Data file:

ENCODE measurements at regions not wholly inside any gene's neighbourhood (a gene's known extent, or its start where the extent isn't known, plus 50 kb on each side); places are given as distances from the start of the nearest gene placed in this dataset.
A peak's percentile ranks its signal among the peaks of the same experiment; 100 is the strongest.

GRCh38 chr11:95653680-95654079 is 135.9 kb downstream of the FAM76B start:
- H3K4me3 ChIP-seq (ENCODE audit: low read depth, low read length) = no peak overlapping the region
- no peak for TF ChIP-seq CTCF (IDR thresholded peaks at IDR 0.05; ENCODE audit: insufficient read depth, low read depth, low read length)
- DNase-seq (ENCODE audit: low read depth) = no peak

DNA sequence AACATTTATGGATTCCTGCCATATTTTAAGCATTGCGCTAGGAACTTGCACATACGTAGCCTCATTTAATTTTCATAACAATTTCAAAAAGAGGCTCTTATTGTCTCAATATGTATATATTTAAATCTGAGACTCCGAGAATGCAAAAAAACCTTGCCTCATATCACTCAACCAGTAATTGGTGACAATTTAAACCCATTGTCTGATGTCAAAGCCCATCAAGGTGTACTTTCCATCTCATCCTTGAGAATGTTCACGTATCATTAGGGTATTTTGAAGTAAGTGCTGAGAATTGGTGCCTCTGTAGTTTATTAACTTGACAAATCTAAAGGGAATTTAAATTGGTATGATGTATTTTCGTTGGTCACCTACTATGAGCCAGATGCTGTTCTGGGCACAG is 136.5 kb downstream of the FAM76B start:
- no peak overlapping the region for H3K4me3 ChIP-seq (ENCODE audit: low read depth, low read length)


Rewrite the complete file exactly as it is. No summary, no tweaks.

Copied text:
ENCODE measurements at regions not wholly inside any gene's neighbourhood (a gene's known extent, or its start where the extent isn't known, plus 50 kb on each side); places are given as distances from the start of the nearest gene placed in this dataset.
A peak's percentile ranks its signal among the peaks of the same experiment; 100 is the strongest.

GRCh38 chr11:95653680-95654079 is 135.9 kb downstream of the FAM76B start:
- H3K4me3 ChIP-seq (ENCODE audit: low read depth, low read length) = no peak overlapping the region
- no peak for TF ChIP-seq CTCF (IDR thresholded peaks at IDR 0.05; ENCODE audit: insufficient read depth, low read depth, low read length)
- DNase-seq (ENCODE audit: low read depth) = no peak

DNA sequence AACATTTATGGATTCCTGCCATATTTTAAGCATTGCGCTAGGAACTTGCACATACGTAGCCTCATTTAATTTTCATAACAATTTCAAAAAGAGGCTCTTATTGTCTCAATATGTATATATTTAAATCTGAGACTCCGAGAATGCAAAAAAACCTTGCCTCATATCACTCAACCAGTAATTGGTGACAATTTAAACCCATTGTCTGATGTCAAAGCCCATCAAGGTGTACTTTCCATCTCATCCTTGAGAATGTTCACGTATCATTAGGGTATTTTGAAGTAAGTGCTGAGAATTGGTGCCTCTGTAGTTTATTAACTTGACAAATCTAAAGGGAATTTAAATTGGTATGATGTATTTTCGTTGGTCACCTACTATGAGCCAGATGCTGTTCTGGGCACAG is 136.5 kb downstream of the FAM76B start:
- no peak overlapping the region for H3K4me3 ChIP-seq (ENCODE audit: low read depth, low read length)